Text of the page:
Iain Duncan Smith – what went wrong?

The mask slips: Iain Duncan Smith shows us all his true face.

On the face of it, he looked so promising, didn’t he?

When Iain Duncan Smith took up his position as the Secretary of State for Work and Pensions in 2010, it was as one of the architects of ‘Compassionate Conservatism’, a project that was the first to be announced by David Cameron after he became Tory leader in 2005.

The new minister had been involved with social issues ever since the theme of the Conservative Party spring conference in 2002 struck a chord with him – it was ‘Helping the Vulnerable’.

Apparently it touched on his beliefs as a devout Catholic, and came at the same time as he visited Easterhouse and Gallowgate in Glasgow, where he was struck by the run-down housing, visible signs of drug abuse and general lack of hope.

Critics within the Tory party said they didn’t understand his interest, as it seemed to involve him walking around housing estates. Liam Fox (now a disgraced former Defence minister) said it needed a context, such as stressing the role of the family in lifting people out of poverty. It seems he also lacked the deft communications skills that were necessary. Perhaps we should have listened to these criticisms.

Iain Duncan Smith later wrote the report ‘Breakdown Britain’ about the harsh realities of family breakdown, drug abuse and youth crime.

All of that promised a turnaround for the ‘Nasty Party’, with an emphasis on helping the most disadvantaged people to advance in society – a philosophy that many believed was vital for a party coming into power – albeit in coalition – at a time when the UK was facing its worst economic crisis for 70 years.

What a shame that it was all a lie.

George Orwell once, famously, wrote, “If you want a picture of the future, imagine a boot stamping on a human face – forever.” To understand Iain Duncan Smith’s social security policy, insert the word “Conservative” before the word “boot”.

Just look at what he has done to the sick and disabled. People who rely on state support for their very survival have been subjected to a humiliating and highly-stressful regime of tests in order to keep their benefits – tests which are entirely pointless because it has been proved that only 13 per cent of them will be allowed to continue receiving their benefit indefinitely. The rest go into either a ‘work-related activity’ group, for people expected to be fit for work within 365 days, or are signed ‘fit for work’ and forced onto Jobseekers’ Allowance immediately.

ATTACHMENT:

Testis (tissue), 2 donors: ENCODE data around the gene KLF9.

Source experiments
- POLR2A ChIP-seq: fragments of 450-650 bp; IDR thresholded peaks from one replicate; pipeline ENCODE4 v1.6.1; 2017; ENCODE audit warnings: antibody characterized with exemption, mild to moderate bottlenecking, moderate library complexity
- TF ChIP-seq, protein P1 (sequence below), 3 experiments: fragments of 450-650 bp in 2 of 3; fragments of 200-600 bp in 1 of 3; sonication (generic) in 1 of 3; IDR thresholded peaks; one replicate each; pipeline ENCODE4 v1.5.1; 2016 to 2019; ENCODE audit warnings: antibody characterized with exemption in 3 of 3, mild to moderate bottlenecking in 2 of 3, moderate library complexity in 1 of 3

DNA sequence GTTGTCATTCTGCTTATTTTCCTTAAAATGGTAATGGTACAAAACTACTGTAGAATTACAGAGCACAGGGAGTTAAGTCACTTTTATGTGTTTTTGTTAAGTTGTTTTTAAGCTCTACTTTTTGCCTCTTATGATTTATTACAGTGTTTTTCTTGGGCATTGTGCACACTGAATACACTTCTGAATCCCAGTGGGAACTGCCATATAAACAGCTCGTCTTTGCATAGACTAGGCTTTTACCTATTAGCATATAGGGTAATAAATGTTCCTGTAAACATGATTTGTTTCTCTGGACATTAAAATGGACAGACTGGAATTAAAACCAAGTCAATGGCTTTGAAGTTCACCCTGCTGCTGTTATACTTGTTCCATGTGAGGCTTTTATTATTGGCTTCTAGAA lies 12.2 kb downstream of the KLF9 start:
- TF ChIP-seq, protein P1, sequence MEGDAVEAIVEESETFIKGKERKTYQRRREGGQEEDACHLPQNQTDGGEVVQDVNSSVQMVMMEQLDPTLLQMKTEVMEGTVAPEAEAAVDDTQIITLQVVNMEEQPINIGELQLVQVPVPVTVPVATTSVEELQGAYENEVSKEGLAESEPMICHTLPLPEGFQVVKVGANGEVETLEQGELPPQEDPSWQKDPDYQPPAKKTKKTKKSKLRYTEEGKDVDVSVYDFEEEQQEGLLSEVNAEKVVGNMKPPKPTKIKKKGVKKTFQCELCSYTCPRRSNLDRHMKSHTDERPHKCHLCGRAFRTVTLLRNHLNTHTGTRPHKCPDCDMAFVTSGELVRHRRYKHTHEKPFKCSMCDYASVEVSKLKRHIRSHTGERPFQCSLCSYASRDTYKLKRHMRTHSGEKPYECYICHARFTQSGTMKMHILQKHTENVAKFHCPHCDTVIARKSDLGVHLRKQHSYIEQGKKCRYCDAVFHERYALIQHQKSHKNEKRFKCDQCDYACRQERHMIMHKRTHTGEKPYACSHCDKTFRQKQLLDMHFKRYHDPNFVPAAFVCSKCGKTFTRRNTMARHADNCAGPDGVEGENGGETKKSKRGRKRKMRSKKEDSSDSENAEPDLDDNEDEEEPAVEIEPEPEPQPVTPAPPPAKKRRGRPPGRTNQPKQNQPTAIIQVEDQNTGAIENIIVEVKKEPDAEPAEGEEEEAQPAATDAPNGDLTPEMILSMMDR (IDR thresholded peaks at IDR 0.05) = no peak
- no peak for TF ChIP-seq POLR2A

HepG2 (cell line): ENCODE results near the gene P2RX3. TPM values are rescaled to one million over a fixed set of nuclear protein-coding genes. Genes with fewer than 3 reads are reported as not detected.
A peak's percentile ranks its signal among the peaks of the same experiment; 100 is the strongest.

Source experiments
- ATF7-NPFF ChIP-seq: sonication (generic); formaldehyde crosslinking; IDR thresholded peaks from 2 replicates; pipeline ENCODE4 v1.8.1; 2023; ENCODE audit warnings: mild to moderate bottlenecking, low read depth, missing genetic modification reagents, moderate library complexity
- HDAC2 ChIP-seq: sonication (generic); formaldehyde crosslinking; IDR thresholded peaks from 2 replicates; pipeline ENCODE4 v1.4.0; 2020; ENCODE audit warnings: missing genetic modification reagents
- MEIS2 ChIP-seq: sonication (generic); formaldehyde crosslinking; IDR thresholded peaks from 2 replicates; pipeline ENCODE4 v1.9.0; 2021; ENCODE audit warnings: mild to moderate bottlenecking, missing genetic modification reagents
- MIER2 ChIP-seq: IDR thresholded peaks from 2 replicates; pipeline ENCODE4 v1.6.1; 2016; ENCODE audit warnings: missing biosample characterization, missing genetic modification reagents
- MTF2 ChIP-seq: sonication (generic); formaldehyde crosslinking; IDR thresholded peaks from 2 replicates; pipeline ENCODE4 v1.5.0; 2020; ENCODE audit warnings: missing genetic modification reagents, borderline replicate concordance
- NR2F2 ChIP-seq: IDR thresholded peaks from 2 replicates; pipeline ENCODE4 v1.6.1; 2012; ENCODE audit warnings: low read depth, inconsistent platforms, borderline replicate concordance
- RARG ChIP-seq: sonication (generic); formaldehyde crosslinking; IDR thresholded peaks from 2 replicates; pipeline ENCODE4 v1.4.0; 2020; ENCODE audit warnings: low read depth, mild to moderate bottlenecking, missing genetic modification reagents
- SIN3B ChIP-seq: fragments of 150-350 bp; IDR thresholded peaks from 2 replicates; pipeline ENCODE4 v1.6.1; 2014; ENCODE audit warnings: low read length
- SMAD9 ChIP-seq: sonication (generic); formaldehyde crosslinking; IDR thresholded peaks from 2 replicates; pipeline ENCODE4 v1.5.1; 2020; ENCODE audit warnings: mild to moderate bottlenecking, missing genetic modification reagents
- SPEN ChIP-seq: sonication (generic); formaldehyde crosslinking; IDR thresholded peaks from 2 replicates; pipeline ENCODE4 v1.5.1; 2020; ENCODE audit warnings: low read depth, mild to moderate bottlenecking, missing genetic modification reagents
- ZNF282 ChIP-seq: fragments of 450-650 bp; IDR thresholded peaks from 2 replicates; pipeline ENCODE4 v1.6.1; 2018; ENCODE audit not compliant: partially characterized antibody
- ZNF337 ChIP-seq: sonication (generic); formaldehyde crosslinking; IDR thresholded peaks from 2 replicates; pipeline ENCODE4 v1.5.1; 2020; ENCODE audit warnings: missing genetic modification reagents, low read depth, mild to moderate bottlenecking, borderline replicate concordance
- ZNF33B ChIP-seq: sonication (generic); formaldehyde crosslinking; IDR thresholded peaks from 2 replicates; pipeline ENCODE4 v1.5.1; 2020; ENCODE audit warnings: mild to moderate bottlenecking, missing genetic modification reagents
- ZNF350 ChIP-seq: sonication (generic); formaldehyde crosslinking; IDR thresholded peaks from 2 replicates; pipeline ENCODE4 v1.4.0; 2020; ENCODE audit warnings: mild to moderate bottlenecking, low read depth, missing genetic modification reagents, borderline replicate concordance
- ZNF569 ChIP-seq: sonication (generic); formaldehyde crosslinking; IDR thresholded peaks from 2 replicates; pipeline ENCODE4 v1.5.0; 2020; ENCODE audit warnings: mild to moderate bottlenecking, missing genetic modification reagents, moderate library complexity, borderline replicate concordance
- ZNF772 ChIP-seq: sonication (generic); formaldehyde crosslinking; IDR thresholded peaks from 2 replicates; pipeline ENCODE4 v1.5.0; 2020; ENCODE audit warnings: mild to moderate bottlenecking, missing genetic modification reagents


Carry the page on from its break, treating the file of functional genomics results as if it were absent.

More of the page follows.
At the time of writing, official figures show an average of 73 sick or disabled people are dying every week as a result of this Iain Duncan Smith policy. Every six weeks, more of them die than have been killed on active service in Afghanistan since the British Army moved into that country 10 years ago.

That is his worst crime – but not the only one.

He has raised the retirement age, meaning millions will have to wait longer for their state pensions.

He is forcing millions of benefit recipients to take less money by ‘streamlining’ their payments into a single Universal Credit, which will be more difficult to manage and will be governed by a computerised system that – at present – doesn’t work.

He has pushed hundreds of thousands of jobseekers onto a work programme that turned out to be more of a way for his friends in the private sector to take public money than a channel back into work. Figures released yesterday show that the government would have achieved better results if the work programme had never been put into practice.

He has taken jobseekers away from activities likely to lead them into fulfilling full-time work and pushed them onto ‘Workfare’ programmes, forcing them to carry out menial tasks like stacking shelves in shops, just to keep their meagre benefit money. The system means participating businesses don’t have to take on new employees, so unemployment remains high, and the state – in effect – subsidises those firms.

His benefit cap will lead to a rise in homelessness and child poverty.

In December 2011 he drew up proposals to stop “under-employed” people “topping up” their wages with hand-outs when they are capable of working for longer. Individuals will be told they must earn a minimum amount each week from their jobs and will face being stripped of their housing benefit and tax credits if they fall short, under the plan. He has not, to my knowledge, told employers that they must ensure they pay enough for this policy to work. Therefore we can assume that this is a plan to take housing benefit and tax credits (or Universal Credit) from low-earners – depriving them of their homes as well, as they go into debt with their landlords.

In short, far from helping to solve problems of poverty, homelessness, and crime (which is often related to these), his policies seem designed to make them worse! Despite being shown – at great length – the error of his ways, he has refused to be swayed and remains determined to stick to his homicidal course.